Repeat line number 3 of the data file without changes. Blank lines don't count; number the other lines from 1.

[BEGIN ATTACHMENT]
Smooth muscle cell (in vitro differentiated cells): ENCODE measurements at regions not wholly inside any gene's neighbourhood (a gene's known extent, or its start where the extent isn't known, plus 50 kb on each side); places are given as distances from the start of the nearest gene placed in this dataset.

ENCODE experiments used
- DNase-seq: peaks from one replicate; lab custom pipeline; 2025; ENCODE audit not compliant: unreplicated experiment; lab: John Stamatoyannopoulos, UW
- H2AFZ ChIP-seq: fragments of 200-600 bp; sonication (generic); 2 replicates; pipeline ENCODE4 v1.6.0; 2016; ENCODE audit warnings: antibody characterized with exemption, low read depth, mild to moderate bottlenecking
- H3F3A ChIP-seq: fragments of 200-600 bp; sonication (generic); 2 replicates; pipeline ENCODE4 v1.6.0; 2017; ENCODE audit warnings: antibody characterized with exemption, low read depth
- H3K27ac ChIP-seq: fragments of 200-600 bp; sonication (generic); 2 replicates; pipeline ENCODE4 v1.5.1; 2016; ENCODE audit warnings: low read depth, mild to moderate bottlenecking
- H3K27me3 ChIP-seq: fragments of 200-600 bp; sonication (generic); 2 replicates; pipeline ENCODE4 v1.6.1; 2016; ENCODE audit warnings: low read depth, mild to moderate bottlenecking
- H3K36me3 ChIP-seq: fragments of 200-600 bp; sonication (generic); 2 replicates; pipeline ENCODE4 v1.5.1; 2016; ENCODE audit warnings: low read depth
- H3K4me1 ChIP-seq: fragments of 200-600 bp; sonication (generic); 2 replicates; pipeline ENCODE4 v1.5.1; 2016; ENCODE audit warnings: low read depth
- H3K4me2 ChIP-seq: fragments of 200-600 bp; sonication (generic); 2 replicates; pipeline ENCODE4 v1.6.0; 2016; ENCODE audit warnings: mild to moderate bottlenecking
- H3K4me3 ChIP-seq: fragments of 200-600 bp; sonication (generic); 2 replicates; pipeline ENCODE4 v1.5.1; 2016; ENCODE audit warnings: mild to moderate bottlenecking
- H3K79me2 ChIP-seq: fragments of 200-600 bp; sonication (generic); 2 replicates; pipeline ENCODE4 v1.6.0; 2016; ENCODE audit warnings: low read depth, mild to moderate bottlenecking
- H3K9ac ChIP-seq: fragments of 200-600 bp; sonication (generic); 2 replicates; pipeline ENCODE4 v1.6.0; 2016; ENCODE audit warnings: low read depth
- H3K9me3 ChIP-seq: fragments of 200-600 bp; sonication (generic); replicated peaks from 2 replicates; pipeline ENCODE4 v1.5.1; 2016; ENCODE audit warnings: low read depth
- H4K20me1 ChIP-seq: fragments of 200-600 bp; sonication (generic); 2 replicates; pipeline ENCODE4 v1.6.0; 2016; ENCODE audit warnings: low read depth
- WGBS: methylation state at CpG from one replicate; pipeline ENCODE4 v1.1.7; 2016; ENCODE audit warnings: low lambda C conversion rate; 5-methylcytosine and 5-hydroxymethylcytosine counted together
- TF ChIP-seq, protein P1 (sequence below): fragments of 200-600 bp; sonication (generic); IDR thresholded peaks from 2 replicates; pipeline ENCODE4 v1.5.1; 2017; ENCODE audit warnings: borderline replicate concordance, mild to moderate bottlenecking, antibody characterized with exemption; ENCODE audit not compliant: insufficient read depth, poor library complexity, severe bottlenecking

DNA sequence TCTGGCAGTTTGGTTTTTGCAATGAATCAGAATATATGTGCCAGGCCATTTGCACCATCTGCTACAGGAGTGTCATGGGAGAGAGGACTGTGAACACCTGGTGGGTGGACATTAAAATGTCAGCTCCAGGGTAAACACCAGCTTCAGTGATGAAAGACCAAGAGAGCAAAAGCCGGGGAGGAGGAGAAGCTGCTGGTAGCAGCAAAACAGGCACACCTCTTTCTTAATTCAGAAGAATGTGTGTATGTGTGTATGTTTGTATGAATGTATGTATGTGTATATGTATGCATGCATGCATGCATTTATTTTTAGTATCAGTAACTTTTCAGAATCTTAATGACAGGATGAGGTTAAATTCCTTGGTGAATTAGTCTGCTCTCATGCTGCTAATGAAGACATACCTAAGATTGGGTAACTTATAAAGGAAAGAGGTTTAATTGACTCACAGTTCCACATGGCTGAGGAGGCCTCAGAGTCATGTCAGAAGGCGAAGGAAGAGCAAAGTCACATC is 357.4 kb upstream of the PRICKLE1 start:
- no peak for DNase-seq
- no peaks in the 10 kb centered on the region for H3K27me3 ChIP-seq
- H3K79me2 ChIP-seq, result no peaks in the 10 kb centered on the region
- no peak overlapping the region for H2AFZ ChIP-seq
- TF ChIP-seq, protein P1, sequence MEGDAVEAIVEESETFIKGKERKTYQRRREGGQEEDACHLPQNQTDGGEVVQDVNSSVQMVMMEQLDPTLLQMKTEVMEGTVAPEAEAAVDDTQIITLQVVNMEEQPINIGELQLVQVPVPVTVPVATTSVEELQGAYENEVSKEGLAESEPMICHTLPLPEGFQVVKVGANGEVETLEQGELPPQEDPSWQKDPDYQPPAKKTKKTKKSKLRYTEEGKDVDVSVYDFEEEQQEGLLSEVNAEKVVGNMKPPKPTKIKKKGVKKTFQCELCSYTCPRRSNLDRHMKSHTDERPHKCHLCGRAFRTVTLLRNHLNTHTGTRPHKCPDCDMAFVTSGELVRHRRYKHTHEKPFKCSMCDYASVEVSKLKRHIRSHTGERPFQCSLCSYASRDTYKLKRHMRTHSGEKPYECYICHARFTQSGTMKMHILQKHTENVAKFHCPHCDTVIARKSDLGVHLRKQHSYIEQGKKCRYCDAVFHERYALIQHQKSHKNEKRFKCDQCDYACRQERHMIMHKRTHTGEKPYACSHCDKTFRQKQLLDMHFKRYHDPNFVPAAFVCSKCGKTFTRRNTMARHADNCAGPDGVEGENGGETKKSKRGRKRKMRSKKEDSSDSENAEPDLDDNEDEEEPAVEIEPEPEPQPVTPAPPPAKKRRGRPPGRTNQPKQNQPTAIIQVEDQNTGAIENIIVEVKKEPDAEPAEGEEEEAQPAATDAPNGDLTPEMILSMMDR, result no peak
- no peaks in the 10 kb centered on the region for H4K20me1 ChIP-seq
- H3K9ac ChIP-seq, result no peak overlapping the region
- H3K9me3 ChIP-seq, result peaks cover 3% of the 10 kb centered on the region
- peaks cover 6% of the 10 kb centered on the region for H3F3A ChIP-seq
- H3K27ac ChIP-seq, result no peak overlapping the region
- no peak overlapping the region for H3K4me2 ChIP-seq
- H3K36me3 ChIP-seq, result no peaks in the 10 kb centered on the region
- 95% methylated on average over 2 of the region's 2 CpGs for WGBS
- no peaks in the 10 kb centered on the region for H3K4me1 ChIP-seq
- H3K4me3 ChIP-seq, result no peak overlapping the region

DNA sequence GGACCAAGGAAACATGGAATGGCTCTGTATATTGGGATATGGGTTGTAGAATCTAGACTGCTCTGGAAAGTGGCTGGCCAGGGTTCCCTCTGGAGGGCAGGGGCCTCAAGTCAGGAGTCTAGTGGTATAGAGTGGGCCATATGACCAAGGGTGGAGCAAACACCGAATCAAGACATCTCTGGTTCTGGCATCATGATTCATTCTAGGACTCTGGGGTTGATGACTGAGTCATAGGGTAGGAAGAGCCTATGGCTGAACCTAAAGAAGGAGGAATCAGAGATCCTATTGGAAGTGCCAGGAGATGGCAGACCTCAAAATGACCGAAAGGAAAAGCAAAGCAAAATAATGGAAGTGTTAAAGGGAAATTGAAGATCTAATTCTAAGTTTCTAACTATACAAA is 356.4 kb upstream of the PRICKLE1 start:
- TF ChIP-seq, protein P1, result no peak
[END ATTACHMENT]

- DNase-seq: peaks from one replicate; lab custom pipeline; 2025; ENCODE audit not compliant: unreplicated experiment; lab: John Stamatoyannopoulos, UW